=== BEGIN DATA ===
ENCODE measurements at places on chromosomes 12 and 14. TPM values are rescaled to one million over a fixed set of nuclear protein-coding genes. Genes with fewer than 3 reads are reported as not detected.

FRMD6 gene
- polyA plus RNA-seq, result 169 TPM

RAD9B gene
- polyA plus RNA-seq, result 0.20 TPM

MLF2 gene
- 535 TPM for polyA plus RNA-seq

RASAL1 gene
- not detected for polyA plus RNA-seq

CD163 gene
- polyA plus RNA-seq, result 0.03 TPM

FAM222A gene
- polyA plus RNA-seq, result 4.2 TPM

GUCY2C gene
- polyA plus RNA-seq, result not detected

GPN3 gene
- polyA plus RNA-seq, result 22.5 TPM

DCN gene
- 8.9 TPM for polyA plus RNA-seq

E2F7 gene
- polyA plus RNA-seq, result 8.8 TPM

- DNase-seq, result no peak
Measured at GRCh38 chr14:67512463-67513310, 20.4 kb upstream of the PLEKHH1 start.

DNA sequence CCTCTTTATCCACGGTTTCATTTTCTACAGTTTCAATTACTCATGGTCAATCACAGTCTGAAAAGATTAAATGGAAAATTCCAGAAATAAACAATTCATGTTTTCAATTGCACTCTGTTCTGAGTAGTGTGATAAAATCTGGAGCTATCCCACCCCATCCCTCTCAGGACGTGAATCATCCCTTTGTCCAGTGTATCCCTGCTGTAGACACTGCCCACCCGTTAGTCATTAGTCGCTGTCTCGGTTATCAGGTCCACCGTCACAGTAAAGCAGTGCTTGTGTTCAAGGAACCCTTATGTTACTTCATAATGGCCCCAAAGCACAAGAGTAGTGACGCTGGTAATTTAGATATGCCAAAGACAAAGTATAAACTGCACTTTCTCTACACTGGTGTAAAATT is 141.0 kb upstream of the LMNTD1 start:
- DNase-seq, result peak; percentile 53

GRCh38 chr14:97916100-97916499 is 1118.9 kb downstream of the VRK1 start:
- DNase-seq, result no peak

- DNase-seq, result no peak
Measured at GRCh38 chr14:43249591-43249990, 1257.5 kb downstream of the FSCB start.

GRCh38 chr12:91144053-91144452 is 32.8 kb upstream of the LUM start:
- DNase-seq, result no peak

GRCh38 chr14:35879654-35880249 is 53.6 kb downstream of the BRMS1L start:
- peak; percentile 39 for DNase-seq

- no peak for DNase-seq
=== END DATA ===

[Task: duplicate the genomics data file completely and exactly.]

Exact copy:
ENCODE measurements at places on chromosomes 12 and 14. TPM values are rescaled to one million over a fixed set of nuclear protein-coding genes. Genes with fewer than 3 reads are reported as not detected.

FRMD6 gene
- polyA plus RNA-seq, result 169 TPM

RAD9B gene
- polyA plus RNA-seq, result 0.20 TPM

MLF2 gene
- 535 TPM for polyA plus RNA-seq

RASAL1 gene
- not detected for polyA plus RNA-seq

CD163 gene
- polyA plus RNA-seq, result 0.03 TPM

FAM222A gene
- polyA plus RNA-seq, result 4.2 TPM

GUCY2C gene
- polyA plus RNA-seq, result not detected

GPN3 gene
- polyA plus RNA-seq, result 22.5 TPM

DCN gene
- 8.9 TPM for polyA plus RNA-seq

E2F7 gene
- polyA plus RNA-seq, result 8.8 TPM

- DNase-seq, result no peak
Measured at GRCh38 chr14:67512463-67513310, 20.4 kb upstream of the PLEKHH1 start.

DNA sequence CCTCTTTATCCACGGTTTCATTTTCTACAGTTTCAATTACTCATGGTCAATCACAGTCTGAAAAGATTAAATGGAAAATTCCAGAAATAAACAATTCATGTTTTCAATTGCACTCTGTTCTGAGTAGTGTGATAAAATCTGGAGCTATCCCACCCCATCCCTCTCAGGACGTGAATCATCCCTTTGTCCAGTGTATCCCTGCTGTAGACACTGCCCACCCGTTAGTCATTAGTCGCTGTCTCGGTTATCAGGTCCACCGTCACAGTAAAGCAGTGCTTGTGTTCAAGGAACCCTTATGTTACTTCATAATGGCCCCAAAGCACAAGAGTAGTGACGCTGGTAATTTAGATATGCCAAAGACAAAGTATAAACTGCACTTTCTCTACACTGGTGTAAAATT is 141.0 kb upstream of the LMNTD1 start:
- DNase-seq, result peak; percentile 53

GRCh38 chr14:97916100-97916499 is 1118.9 kb downstream of the VRK1 start:
- DNase-seq, result no peak

- DNase-seq, result no peak
Measured at GRCh38 chr14:43249591-43249990, 1257.5 kb downstream of the FSCB start.

GRCh38 chr12:91144053-91144452 is 32.8 kb upstream of the LUM start:
- DNase-seq, result no peak

GRCh38 chr14:35879654-35880249 is 53.6 kb downstream of the BRMS1L start:
- peak; percentile 39 for DNase-seq

- no peak for DNase-seq